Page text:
After an exhausting hike through the thunder and rain, we finally arrived at a clearing. A few farm houses had been built in the clearing and a dog came to greet us. Both groups huddled around a lady called KK, our trip leader and we stood around anxiously awaiting news that we were close to our destination.
“Good News” I remember her saying, “We’re only 200 metres away from our camp”. Everyone silently cheered as we continued to her instructions. We were to set up camp straight away and then set up our own toilet. But the more important things she mentioned was that we had to drop anything metal such as pegs or trangias whenever lightning struck. It didn’t help that we were in a small valley and there seemed nothing above our height.After being let loose, we dashed like small, new born puppies towards our clearing. For some it didn’t fit their expectations, as they were expecting a large grassy area. I was one of those people, and did not suspect that our campsite was wild as this. To make it easier to imagine, it looked like old crops that were trampled by a herd of cattle multiple times resulting in a compact layer, maybe a few centimetres thick, over the dirt. We were surrounded by farmland and to make matters worse, some bits still retained a bit of water from the constant downpour.
We were lucky. The rain had stopped and gave us a window to set up our tents without getting too wet. My tent mate and I hurriedly opened our tent, which had survived through the onslaught of moisture and was barely damp. Setting up the base was a breeze and we had a mishap of pegging the tent down in the wrong spot a few times, but it was finally time to complete the tent and get ready to build the toilet. But as we removed the fly (rain) cover from the bag, we discovered that it was not one for our tent. We spread the fly and had discovered that it belonged to a six man tent which must have come from someone hiding it away from a previous expedition. We both started to panic as the menacing rain clouds gathered once more.
Luckily some other students, had the tragic job of bringing the spare tents up. I say tragic because even for me, an semi-experienced venturer had troubles too with my tent and the overwhelming weight from your rucksack. We entered a frenzy and scattered around looking for the spare tents. As I asked around, I received rumours that one of the spare tents had already been used and so the chances of finding another free tent minimized. Fortunately one was unused and we tore the fly cover out of the bag and set it up quickly thanks to help of two girls. We tossed in our belongings and ourselves as we prepared for the rain.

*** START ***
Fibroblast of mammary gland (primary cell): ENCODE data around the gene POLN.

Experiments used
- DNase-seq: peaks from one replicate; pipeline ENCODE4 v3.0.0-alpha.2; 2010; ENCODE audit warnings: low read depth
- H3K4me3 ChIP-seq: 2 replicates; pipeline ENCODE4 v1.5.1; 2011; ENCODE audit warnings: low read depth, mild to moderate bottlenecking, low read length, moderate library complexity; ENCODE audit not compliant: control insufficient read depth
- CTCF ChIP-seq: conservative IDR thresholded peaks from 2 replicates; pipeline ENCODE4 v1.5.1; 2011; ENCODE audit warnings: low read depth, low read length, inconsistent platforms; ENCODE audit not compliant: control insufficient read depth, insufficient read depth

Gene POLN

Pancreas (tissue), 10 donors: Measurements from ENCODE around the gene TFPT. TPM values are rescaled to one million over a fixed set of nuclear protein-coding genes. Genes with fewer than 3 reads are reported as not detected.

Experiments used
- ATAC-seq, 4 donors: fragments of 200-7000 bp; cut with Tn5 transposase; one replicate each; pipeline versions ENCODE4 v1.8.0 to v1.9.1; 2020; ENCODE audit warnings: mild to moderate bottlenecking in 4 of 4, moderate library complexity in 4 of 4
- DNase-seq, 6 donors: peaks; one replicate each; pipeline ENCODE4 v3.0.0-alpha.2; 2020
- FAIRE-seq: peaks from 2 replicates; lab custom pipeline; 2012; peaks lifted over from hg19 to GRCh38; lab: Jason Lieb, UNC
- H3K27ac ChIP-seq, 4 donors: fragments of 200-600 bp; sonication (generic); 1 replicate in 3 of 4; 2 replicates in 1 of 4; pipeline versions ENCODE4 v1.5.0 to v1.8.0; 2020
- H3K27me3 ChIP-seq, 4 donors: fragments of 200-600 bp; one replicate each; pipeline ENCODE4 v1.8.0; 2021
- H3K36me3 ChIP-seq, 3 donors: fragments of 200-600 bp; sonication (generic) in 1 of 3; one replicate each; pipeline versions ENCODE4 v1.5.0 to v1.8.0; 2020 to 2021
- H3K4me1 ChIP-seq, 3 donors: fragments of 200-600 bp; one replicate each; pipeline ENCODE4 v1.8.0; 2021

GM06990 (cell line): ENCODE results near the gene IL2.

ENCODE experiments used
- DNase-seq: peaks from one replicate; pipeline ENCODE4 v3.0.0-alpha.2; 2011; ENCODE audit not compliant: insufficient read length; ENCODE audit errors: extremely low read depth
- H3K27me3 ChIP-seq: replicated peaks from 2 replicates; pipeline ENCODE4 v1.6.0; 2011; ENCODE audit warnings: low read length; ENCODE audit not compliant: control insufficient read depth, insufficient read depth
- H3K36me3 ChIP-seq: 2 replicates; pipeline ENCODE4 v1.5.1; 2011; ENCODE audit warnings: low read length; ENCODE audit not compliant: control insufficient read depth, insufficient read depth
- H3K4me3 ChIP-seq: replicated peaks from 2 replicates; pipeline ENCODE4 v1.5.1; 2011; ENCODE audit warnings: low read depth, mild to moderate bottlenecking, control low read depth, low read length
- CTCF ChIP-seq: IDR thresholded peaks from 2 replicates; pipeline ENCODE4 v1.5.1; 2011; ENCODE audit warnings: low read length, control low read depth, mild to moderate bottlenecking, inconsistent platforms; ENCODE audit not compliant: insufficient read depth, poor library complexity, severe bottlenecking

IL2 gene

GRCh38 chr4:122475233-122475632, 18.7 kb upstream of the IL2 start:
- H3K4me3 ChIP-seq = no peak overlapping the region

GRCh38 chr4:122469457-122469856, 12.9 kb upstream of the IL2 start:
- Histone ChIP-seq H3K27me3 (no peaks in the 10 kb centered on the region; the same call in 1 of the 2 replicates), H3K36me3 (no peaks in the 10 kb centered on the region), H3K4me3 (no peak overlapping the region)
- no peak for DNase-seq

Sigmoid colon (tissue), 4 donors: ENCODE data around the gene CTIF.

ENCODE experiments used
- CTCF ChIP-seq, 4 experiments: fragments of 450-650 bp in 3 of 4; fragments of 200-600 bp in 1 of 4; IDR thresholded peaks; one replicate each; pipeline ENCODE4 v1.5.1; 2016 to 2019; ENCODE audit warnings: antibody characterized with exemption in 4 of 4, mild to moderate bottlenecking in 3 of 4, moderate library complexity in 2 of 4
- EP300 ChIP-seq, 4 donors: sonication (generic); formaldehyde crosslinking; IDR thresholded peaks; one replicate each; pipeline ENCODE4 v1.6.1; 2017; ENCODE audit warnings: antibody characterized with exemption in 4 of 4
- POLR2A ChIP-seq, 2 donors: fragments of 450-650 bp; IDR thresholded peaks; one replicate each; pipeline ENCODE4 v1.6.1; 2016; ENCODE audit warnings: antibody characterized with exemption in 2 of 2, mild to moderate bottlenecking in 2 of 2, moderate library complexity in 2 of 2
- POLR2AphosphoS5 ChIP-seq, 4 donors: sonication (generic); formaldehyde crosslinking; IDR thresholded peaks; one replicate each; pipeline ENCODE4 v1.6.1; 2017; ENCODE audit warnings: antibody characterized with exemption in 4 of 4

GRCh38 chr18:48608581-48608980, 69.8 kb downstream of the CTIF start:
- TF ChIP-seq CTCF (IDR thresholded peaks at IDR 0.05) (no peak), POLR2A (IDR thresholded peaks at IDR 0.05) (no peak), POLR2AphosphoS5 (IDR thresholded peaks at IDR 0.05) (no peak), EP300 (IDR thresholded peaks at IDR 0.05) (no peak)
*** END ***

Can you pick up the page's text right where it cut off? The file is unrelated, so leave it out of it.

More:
The rest of the night had nothing of importance. We dug a hole, laid some bamboo and then set up a tarp for privacy. We even got a little lock system going on along with a toilet roll holder. It was quite cosy. Who needs air-conditioned washrooms when you have a cool breeze wafting through the tarp? We cooked with our little fires and changed our clothes. The night ended with a nice bonfire lit up against the starry, evening sky and I took the chance to dry my shoes and towel. A man’s gotta do, what a man’s gotta do.
The next morning, we had to eat, pack everything up, toilet included, and set off to get to our bus for the trip home. A certain group of people didn’t participate in constructing the toilet and they had the gift of tearing it down AFTER doing all the other tasks. Food was provided by my tent mate last night and I had the joy of preparing breakfast. Nothing better than chocolate cereal accompanied with small cartons of milk. The trick was to get a mouthful of cereal and then sip some milk from the straw. It was efficient plus there were no dishes to do after. Perfect.
The next few hours was a mixture of pain and more pain. We missed our early start and to keep up with the schedule we tried to go faster. To get to our pick up point, we needed to navigate through multiple ridges and then walk a set distance on cemented roads. We waded through, what seemed like the depths of hell, as every corner was lined with new challenges. People and bags fell into mud, tripped on rocks, slipped on sludge but we trudged on. There was the newfound mindset so rigorously focused not on completing the journey but getting home to a nice hot shower and we plodded steadily onwards. Within a good five hours we hit road and only a seemingly endless forty minutes later we arrived at our final destination. It was a trip of ups and downs, new experiences, confrontations but more importantly it was a trip to remember.